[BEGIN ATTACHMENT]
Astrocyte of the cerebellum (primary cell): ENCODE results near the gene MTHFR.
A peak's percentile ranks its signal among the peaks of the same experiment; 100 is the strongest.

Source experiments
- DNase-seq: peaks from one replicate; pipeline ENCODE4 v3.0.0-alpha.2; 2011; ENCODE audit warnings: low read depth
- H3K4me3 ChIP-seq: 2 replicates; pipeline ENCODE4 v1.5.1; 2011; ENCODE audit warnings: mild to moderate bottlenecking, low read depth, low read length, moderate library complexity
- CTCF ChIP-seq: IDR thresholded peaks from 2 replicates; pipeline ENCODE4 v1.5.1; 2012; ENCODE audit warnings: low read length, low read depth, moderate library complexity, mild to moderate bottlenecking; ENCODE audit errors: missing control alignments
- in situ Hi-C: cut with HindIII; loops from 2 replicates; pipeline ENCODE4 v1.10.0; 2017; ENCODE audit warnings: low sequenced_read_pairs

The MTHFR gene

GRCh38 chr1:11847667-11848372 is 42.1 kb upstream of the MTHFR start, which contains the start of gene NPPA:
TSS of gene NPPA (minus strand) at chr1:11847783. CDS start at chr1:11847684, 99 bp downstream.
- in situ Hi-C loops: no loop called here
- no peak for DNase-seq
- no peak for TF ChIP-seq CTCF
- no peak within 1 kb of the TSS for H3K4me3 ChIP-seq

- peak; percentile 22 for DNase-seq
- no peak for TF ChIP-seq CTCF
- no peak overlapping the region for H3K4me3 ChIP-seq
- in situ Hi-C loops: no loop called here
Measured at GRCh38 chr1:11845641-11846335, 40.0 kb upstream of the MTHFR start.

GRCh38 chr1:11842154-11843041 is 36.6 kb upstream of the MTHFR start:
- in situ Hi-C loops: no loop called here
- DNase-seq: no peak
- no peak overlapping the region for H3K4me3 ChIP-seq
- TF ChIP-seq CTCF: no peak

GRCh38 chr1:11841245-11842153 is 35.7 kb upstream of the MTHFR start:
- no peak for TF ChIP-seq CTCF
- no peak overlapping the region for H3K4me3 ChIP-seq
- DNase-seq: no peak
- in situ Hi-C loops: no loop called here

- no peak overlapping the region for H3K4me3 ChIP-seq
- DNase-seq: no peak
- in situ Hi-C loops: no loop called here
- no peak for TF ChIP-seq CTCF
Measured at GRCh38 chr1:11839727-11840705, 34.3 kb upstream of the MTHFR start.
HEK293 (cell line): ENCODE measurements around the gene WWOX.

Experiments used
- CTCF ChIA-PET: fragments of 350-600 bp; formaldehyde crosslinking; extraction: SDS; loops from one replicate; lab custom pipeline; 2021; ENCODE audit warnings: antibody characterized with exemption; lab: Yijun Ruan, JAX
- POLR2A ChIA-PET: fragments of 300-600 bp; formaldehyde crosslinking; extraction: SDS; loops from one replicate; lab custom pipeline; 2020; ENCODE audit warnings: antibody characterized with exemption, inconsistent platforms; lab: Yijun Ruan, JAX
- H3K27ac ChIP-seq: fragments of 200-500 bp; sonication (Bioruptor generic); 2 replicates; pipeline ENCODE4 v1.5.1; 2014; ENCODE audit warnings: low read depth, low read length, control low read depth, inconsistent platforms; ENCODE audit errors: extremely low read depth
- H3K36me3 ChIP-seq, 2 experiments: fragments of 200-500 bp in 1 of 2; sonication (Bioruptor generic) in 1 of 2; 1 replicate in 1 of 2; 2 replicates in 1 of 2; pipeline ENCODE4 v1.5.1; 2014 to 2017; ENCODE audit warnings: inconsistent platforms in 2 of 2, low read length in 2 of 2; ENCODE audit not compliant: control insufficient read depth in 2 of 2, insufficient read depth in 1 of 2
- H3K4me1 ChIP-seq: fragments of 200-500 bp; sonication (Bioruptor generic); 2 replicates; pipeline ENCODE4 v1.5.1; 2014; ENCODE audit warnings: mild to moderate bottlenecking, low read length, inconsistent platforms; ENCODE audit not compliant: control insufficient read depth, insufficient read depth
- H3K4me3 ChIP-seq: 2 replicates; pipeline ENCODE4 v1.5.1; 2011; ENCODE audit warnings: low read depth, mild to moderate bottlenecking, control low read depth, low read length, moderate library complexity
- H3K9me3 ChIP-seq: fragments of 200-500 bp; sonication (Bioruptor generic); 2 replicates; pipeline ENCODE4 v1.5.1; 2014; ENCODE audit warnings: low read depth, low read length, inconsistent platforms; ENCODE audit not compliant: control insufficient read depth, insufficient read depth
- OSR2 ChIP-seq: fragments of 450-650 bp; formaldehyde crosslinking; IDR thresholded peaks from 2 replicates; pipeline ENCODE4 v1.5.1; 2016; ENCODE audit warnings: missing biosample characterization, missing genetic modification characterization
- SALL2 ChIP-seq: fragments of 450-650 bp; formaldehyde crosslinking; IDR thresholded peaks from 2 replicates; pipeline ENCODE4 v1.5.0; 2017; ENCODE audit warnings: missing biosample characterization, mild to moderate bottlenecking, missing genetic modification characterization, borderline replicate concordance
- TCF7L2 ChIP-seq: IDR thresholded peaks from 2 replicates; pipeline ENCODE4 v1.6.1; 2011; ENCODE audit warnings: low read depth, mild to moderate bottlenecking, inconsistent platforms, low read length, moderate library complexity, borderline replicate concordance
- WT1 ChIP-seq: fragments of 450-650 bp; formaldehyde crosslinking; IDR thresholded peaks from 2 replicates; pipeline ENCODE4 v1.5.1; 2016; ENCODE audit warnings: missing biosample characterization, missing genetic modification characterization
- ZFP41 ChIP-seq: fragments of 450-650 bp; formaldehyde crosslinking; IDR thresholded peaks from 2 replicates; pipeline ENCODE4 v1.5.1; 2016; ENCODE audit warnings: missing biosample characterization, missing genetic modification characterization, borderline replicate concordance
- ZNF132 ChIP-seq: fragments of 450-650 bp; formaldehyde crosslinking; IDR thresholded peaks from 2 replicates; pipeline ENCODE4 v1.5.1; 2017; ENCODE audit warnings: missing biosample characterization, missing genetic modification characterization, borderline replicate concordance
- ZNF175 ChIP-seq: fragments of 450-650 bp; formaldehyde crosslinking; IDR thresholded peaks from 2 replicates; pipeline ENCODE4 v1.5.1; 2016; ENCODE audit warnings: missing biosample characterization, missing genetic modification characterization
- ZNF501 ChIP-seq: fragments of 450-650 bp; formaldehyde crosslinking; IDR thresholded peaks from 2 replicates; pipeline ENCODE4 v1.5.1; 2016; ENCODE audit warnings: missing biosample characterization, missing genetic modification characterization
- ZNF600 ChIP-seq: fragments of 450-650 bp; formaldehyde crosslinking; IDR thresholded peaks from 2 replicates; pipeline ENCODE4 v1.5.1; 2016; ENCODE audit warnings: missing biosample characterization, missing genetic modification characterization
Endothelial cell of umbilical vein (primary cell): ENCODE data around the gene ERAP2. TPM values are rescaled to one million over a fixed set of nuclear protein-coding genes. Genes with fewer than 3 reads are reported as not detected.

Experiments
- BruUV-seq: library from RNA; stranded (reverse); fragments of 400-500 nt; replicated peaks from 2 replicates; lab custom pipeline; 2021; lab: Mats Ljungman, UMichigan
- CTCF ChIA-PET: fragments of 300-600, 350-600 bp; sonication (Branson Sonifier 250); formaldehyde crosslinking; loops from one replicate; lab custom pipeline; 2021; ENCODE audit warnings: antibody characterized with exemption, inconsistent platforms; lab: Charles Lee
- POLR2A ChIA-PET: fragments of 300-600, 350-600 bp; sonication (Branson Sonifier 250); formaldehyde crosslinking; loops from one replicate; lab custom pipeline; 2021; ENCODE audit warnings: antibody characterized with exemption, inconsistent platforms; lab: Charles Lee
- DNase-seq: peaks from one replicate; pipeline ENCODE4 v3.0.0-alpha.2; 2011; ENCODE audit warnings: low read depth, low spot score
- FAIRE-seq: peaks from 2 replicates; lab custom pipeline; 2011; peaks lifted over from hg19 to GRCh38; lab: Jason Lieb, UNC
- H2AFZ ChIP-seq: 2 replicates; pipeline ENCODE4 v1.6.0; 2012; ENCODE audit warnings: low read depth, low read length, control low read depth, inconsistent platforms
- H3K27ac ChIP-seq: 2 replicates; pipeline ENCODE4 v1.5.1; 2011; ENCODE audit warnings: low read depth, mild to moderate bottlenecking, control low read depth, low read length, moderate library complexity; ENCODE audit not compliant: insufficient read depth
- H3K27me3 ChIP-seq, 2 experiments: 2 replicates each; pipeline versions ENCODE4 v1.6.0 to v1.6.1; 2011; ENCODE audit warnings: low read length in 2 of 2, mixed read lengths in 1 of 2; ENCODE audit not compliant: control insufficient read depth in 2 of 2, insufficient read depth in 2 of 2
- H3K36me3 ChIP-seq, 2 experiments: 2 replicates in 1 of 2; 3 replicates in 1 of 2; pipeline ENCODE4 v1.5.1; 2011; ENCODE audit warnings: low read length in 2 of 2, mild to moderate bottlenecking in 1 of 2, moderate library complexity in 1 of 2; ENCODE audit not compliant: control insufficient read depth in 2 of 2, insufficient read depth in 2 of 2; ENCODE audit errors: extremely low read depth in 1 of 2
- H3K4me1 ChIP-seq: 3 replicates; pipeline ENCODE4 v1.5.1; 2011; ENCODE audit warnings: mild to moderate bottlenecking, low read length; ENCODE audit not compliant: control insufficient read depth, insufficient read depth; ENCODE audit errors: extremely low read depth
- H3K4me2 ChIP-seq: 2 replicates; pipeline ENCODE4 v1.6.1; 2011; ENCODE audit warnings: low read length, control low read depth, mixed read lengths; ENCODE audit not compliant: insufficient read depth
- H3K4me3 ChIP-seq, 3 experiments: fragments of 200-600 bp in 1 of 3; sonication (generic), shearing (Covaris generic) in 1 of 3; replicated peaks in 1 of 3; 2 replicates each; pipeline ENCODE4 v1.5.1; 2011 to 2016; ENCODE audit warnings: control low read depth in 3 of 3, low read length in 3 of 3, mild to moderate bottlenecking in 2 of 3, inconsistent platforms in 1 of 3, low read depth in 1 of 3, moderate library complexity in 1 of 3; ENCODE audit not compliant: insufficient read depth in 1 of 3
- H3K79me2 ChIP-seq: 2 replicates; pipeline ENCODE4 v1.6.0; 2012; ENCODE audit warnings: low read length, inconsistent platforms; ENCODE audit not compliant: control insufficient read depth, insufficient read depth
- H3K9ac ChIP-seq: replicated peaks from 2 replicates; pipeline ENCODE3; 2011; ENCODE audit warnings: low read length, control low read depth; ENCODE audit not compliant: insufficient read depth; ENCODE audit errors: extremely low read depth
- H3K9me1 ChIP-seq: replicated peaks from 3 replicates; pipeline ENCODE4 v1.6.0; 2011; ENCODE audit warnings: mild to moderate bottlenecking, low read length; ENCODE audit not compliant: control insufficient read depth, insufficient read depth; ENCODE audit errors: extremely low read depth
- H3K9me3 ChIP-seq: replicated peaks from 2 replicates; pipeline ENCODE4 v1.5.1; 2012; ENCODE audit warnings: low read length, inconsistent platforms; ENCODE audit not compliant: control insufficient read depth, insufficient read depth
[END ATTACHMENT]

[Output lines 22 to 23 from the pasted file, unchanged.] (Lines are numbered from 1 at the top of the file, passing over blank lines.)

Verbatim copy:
- DNase-seq: no peak
- no peak overlapping the region for H3K4me3 ChIP-seq